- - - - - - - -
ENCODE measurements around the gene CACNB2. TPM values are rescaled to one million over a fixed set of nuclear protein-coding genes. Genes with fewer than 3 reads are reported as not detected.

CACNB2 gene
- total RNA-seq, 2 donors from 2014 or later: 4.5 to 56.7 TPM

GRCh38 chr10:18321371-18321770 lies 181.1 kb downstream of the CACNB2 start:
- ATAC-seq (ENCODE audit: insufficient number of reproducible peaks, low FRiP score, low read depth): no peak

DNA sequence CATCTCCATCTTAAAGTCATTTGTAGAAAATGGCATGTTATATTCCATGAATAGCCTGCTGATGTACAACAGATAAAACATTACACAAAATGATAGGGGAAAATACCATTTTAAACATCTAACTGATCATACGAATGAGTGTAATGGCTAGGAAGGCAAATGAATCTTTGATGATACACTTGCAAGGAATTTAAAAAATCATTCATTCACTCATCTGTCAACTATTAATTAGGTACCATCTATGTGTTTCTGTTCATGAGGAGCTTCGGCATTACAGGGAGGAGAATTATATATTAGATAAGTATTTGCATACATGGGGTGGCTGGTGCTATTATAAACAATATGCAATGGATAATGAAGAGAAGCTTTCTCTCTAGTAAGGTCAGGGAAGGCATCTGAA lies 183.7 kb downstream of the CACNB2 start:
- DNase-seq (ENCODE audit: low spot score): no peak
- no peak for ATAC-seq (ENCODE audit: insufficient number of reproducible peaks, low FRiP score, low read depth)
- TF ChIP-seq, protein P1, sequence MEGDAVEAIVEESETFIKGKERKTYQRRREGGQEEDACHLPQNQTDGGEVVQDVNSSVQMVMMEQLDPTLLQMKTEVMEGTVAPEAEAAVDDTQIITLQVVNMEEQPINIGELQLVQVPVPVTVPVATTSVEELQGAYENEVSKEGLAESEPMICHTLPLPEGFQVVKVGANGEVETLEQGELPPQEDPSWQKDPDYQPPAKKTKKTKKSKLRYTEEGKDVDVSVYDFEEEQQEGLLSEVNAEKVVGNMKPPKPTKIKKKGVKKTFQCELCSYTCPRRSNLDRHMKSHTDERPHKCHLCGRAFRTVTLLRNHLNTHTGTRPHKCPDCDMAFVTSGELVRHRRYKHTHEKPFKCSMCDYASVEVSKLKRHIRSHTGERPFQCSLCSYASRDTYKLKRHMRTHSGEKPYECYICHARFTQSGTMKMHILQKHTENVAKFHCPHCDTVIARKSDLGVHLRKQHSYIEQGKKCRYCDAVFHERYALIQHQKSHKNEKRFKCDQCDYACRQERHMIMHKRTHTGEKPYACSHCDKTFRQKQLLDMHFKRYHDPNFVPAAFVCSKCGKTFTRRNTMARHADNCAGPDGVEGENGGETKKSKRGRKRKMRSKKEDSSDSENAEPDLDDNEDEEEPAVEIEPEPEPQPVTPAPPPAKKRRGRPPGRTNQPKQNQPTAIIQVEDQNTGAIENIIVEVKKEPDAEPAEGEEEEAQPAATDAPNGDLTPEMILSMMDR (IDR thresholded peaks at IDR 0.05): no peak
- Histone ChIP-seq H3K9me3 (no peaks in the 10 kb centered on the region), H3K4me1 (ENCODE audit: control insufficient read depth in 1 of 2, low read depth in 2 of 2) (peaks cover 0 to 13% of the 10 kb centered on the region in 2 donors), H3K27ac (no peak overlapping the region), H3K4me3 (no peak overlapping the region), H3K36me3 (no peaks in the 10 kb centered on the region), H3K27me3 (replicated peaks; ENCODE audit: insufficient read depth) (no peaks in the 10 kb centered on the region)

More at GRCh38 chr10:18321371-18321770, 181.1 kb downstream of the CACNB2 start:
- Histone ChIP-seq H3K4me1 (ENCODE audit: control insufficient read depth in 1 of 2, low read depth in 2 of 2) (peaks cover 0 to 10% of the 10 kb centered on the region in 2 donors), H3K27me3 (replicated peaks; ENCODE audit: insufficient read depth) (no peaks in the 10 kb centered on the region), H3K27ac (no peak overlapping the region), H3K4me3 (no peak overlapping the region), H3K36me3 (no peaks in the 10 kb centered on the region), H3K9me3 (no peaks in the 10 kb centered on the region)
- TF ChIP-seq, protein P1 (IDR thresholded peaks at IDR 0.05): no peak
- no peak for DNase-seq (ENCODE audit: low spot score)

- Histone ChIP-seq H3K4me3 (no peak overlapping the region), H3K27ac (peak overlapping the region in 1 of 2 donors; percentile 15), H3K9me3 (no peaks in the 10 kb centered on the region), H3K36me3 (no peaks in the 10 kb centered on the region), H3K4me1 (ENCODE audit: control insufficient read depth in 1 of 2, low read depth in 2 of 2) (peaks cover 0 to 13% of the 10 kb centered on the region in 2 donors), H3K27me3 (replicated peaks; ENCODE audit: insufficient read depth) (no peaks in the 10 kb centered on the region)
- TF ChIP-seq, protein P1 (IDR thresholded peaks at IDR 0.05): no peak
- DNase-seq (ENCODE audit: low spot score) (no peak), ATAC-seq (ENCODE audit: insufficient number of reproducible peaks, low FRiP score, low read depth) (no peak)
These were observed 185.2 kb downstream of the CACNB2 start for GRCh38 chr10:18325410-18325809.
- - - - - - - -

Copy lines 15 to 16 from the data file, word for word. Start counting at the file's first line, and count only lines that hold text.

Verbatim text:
- Histone ChIP-seq H3K4me3 (no peak overlapping the region), H3K27ac (peak overlapping the region in 1 of 2 donors; percentile 15), H3K9me3 (no peaks in the 10 kb centered on the region), H3K36me3 (no peaks in the 10 kb centered on the region), H3K4me1 (ENCODE audit: control insufficient read depth in 1 of 2, low read depth in 2 of 2) (peaks cover 0 to 13% of the 10 kb centered on the region in 2 donors), H3K27me3 (replicated peaks; ENCODE audit: insufficient read depth) (no peaks in the 10 kb centered on the region)
- TF ChIP-seq, protein P1 (IDR thresholded peaks at IDR 0.05): no peak